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You Don’t Need Agreement, You Need Commitment

Written by Jim Coyle on September 26, 2019

Many of my clients talk about the struggle they’re having with getting agreement on their team. They say things like “my team is just not on the same page” or “I need to build consensus with my staff.” When I hear this, my answer is always the same: you don’t need agreement, you need commitment. Here’s what I mean…

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Are You Still Making Any of the Eight Mistakes?

Written by Gino Wickman on September 23, 2019

As you may know, I’m writing a new book to help entrepreneurs-in-the-making get a huge jump-start on taking their entrepreneurial leap. It’s called Entrepreneurial Leap: Do You Have What It Takes to Become an Entrepreneur? and comes out on October 15.

While writing the book, I had an a-ha moment that may help you. In one of the chapters, I teach future entrepreneurs how to avoid the eight mistakes that most entrepreneurs make during the start-up phase of their businesses.

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Slow Down to Gain Clarity

Written by Randy Taussig on September 9, 2019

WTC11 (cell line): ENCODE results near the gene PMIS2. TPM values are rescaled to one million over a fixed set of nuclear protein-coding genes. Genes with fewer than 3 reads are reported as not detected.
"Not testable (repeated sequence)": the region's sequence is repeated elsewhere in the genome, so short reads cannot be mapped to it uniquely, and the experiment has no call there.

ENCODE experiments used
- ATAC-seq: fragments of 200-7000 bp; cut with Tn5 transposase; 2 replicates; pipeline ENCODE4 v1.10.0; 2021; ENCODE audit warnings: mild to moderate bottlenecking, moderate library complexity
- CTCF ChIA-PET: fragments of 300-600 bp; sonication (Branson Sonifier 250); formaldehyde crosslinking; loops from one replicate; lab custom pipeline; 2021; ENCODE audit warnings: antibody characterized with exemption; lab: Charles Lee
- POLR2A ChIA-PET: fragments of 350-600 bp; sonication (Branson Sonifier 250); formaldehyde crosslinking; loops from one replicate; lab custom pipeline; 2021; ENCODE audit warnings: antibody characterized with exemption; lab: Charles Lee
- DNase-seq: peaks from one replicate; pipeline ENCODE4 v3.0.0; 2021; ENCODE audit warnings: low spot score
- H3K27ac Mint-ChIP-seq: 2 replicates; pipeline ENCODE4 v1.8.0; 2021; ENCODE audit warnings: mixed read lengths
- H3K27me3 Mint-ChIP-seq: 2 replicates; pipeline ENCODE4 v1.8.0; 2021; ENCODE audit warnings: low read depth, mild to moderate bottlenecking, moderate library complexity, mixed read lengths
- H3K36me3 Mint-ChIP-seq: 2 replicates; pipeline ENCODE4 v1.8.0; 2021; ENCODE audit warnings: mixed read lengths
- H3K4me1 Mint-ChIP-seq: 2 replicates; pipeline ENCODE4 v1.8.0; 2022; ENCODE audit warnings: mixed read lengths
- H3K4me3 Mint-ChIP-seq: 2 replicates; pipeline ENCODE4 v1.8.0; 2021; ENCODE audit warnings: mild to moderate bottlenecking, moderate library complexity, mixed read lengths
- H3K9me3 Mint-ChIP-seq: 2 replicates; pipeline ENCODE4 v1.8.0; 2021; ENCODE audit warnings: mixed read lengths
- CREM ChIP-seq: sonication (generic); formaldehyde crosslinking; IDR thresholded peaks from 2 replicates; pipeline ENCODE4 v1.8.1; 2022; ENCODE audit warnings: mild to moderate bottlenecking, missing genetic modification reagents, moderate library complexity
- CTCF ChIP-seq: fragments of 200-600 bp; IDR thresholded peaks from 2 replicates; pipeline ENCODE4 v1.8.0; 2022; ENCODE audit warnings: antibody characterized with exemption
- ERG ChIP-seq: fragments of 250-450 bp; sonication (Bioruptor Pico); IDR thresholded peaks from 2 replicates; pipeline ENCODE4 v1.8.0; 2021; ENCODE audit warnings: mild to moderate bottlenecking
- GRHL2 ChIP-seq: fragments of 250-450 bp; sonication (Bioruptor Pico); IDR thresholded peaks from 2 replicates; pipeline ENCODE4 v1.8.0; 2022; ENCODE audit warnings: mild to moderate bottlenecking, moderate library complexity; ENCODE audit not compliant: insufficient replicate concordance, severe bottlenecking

Great leadership involves the relentless pursuit of clarity. No assumptions. Just clarity around what needs attention as an organization evolves.

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The Importance Of Clarity Breaks

Written by Ed Callahan on August 29, 2019

The 2013 article "Why You Should Work From a Coffee Shop Even When You Have an Office" inspired this post which explains the importance of taking the time to focus on your business. 

Entrepreneurs and leaders of companies of all sizes oftentimes get lost in working in their business. The to-do list they came into the office with in this morning grew, not shrunk, by the time they left the office. The urgent drives out the important. What do you do about it?

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Micromanaging Rocks

Written by Don Tinney on August 12, 2019

Some leaders and managers have been tempted to deviate from the 5-minute rock review we teach in the weekly Level 10 Meeting™, desiring something more detailed than a simple, on track/off track, report. The concern that team members are inappropriately reporting rocks to be on track when they are not has lead some teams to create elaborate “rock crushing systems” that include breaking rocks down into smaller action steps, plotting those steps out across a timeline, tracking completion of those steps and reporting the progress in weekly meetings.

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